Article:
Weather

Total solar eclipse on Monday 'once in a lifetime' view for some

Posted August 21

— Whether they're in the path of totality or in an area with only partial visibility, hopeful skywatchers from coast to coast are making plans on Monday to view the solar eclipse, which many are considering a "once in a lifetime" opportunity.

According to WRAL's eclipse expert Tony Rice, a volunteer in the NASA/JPL Solar System Ambassador program and a software engineer at Cisco Systems, about 92 percent of the sun will be blocked in and around the Triangle on Monday. The darkness and effects won't be as prevalent in Raleigh as they will be in some other U.S. towns, but it should be quite a view.

​What is the eclipse, and how rare is it?

During the total solar eclipse, the moon will pass in front of the sun, casting its shadow across all of North America, marking the first event of its kind in the U.S. in 38 years.

The country's last coast-to-coast total eclipse was in 1918, and the U.S. mainland hasn't seen a total solar eclipse since 1979. The next total solar eclipse in the U.S. will be in 2024, and the next coast-to-coast one will not be until 2045.

According to The Associated Press, 200 million people are within a day's drive of Monday's path of totality. The total eclipse will cast a shadow that will race through 14 states, entering near Lincoln City, Oregon, at 1:16 p.m. and moving diagonally across the heartland over Casper, Wyoming, Carbondale, Illinois, and Nashville, Tennessee, and then exiting near Charleston, South Carolina, at 2:47 p.m. The opportunity for viewing the eclipse in the Triangle will peak at 2:44 p.m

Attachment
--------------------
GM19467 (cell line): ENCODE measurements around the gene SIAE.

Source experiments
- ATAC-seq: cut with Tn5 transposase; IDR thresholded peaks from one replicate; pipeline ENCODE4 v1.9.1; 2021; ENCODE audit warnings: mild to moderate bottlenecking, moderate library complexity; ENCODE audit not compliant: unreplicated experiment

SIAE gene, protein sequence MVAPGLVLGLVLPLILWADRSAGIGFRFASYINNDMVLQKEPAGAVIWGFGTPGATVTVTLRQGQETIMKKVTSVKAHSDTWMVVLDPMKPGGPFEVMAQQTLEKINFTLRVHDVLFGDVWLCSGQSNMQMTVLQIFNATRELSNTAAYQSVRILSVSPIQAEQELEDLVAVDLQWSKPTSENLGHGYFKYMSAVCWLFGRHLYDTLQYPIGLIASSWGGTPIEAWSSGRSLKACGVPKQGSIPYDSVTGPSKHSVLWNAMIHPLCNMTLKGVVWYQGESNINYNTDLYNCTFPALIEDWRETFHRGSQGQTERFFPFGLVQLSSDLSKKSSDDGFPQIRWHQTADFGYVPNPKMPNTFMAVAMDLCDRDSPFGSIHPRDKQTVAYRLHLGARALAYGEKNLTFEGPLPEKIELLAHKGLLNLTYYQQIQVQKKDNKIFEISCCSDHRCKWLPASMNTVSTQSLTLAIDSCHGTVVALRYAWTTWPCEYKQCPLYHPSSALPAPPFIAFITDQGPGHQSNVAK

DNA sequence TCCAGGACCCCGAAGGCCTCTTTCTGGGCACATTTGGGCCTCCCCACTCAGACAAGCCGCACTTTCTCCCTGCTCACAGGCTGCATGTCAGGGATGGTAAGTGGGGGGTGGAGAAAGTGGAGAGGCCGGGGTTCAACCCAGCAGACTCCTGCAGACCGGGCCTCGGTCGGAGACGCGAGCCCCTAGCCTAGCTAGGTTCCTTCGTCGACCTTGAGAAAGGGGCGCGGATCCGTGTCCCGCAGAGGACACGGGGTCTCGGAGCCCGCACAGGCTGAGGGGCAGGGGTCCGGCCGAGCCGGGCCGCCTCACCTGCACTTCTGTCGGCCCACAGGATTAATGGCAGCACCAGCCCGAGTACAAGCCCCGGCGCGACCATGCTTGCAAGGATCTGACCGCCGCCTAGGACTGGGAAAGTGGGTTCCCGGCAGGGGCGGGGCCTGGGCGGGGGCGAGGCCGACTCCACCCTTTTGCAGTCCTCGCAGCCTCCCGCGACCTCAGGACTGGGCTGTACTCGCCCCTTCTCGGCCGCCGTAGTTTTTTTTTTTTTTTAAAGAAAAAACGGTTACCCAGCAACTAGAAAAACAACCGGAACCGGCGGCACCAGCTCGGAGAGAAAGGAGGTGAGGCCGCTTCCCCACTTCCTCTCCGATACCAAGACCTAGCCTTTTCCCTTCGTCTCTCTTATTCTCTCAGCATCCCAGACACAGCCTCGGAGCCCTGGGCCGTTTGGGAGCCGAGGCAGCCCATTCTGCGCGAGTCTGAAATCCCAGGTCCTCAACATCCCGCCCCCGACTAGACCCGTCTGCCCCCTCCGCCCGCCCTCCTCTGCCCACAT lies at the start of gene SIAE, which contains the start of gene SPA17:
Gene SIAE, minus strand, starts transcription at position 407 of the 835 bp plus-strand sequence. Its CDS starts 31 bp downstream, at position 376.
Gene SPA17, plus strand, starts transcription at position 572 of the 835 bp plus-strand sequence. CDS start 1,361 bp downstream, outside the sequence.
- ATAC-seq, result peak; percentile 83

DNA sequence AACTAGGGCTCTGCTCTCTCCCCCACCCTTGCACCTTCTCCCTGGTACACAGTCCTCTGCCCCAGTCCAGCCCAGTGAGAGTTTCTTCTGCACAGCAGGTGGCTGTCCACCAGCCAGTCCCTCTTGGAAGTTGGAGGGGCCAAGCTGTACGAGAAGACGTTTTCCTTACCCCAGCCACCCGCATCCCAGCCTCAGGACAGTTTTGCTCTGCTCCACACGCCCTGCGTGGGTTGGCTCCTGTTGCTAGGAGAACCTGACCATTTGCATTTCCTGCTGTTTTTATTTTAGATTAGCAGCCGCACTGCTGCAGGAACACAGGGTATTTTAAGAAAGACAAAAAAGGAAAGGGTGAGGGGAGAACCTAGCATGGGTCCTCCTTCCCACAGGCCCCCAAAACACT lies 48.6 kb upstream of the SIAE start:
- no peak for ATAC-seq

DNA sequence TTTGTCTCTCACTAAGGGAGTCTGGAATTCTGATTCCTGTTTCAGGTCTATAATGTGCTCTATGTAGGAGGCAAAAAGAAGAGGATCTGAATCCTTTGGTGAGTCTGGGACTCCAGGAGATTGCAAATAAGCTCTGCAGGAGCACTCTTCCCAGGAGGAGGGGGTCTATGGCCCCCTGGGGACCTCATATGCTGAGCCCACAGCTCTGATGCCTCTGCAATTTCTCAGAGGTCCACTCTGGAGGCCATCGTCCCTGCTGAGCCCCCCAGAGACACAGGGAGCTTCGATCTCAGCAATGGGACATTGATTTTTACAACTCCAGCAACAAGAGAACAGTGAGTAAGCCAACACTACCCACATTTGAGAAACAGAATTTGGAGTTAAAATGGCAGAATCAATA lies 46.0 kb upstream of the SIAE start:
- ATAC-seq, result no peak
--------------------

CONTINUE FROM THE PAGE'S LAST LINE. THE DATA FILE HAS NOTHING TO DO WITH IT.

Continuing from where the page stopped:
​How to watch the eclipse

Tony Rice explains that people viewing the partial eclipse in central and eastern North Carolina will see it get darker outside than usual during the event's afternoon peak.

According to Rice, the sun will be covered less in areas northeast of the Triangle, with Roanoke Rapids seeing only about 90 percent obscuration and the most northern portions of the Outer Banks seeing only about 85 percent.

In his viewing guide, Rice explain that, at about 60 minutes before totality, the moon makes first contact as it begins to cover the right side of the sun. "You won't notice any anything at once on the ground; it is still very bright out," said Rice. "But over the next 40 minutes, the moon takes a greater bite, forming a crescent sun. Be sure to look a couple of times during this period."

Rice recommends a different viewing plan for people in the path of totality.

​During the eclipse, regardless of their locations, people are able to carry on their usual routines outside safely with no planning necessary. People planning to look up towards the sun and view the eclipse, however, should wear approved safety glasses to prevent blindness or vision loss. Animals may act strangely during the eclipse, but there is no threat to them or their vision.

No glasses? Viewers can use use pinhole projectors instead that can cast an image of the eclipse into a box. The only time it's safe to look directly without protective eyewear is if viewers are in the path of totality and only when the sun is 100 percent covered.

Can't watch the eclipse in person?

Turn to WRAL on television, on your computer or in the WRAL News app for streaming video views from across the country.

3 Comments

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  • Tim Orr Aug 21, 9:45 p.m.
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    AGREED!!! WRAL has sunk to a new low. Even Liberals shouldn't be that mean!! Put up the video with her in it and all will be forgiven...

  • John Smith Aug 21, 12:16 p.m.
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    I wanted to see more of her and she wasn't even in the video. Clickbait!

  • Steve McToots Aug 21, 9:06 a.m.
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    Get your eclipse glasses and booty shorts here!